Tobacco And Mental Illness, What Can We Do And Is It Our Business?

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By May 11, 2015 No Comments

Authors: Maxie Ashton, Ann Crocker, Kate Read, Mark Weston

Year: 2000

Event: 2000 TheMHS Conference

Subject: SMOKING, book of proceedings

Type of resource: Conference Presentations and Papers

Abstract: The anti-smoking campaigns of the past 20 years have been very successful in the general population but they have not been very successful for people with mental illness with many still smoking and smoking heavily. Smoking has serious consequences for people with mental illness, affecting physical and mental health, finances, social relationships, independence and involvement in community life.
The workshop will address:-
1. Why is the rate of smoking amongst people with mental illness so high,
Up to 80 % of people living with schizophrenia smoke and smoke heavily, whilst the rates are not so high for other diagnostic groups they are still concerning. Research suggests that tobacco is used as a form of self-medication, to alleviate some of the side effects of medication, as a way of coping and for social reasons.
2. The impact of smoking,
Smoking effects mental and physical health, finances, quality of life and independence.
3. What do people with mental illness tell us about tobacco,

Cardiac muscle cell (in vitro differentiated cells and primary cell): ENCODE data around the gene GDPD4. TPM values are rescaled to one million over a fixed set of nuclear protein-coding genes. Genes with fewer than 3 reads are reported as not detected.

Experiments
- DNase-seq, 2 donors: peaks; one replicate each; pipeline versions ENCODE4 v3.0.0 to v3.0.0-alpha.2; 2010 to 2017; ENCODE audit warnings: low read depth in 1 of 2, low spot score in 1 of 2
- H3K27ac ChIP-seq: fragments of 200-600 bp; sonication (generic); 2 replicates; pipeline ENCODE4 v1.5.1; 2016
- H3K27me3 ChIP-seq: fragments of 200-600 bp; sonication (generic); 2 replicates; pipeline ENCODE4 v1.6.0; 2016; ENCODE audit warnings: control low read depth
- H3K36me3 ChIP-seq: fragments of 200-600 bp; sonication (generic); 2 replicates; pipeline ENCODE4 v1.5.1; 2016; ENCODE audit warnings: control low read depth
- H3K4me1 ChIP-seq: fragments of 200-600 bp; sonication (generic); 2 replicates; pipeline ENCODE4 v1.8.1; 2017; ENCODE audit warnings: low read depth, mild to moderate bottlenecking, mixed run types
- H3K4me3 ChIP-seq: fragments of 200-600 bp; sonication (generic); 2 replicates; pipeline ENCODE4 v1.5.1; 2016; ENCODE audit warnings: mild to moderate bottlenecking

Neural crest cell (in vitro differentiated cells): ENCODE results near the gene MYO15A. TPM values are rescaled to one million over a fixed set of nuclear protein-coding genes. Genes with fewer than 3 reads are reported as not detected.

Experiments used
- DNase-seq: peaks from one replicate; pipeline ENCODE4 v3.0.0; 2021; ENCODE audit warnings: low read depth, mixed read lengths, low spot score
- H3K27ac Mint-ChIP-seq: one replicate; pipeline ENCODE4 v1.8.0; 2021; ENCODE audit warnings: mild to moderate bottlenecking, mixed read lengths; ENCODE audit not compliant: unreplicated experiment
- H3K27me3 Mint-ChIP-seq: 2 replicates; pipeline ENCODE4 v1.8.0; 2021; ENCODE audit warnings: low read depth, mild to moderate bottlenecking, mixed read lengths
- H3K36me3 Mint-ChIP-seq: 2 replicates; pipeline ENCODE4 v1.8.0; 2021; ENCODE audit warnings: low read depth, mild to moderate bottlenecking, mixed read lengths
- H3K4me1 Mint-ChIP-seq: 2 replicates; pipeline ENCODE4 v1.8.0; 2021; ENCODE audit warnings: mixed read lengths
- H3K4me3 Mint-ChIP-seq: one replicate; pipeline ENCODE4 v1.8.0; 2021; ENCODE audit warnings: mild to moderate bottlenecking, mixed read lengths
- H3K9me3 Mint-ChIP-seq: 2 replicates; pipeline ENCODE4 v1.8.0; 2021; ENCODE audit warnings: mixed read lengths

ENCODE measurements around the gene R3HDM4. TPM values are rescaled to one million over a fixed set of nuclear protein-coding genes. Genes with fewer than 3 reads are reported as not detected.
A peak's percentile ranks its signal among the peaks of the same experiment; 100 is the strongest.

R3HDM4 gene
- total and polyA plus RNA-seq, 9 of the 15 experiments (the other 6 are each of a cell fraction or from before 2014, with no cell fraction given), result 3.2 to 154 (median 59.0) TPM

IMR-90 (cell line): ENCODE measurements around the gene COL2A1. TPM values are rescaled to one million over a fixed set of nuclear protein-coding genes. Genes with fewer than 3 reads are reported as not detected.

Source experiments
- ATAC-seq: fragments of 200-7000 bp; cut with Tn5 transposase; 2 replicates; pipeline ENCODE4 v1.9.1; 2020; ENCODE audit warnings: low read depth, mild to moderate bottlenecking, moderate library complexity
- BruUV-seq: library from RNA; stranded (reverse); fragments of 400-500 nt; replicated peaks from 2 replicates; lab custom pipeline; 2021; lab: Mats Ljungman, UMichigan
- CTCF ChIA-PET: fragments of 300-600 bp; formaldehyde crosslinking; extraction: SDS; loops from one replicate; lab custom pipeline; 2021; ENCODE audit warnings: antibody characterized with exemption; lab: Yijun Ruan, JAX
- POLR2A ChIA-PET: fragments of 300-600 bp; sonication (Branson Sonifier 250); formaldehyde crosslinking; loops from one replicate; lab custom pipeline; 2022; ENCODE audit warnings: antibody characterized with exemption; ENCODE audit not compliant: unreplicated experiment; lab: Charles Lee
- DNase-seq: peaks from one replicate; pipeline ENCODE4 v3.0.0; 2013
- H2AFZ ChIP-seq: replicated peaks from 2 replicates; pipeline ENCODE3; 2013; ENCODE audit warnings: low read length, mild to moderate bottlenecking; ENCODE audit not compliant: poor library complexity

Over 100 people with mental illness were interviewed about what they thought about smoking and mental health, this needs to drive the development of services.
4. The barriers to quitting,
There are many reasons why it is difficult for people with mental illness to quit or reduce smoking, what can be done to reduce these barriers.
5. The strategies that help people to quit or reduce smoking,
A number of programs are being developed and are proving to be effective including the involvement of Peer Workers. A range of resources are available.
6. The relevance to mental health services,
Is this our business and how can we involve Quit, tobacco control, and public and community health in working with mental health in addressing this problem?
Smoking tobacco is a serious concern for people with mental illness, and this workshop will provide participants with a greater understanding and more of the skills and resources needed to address it effectively.

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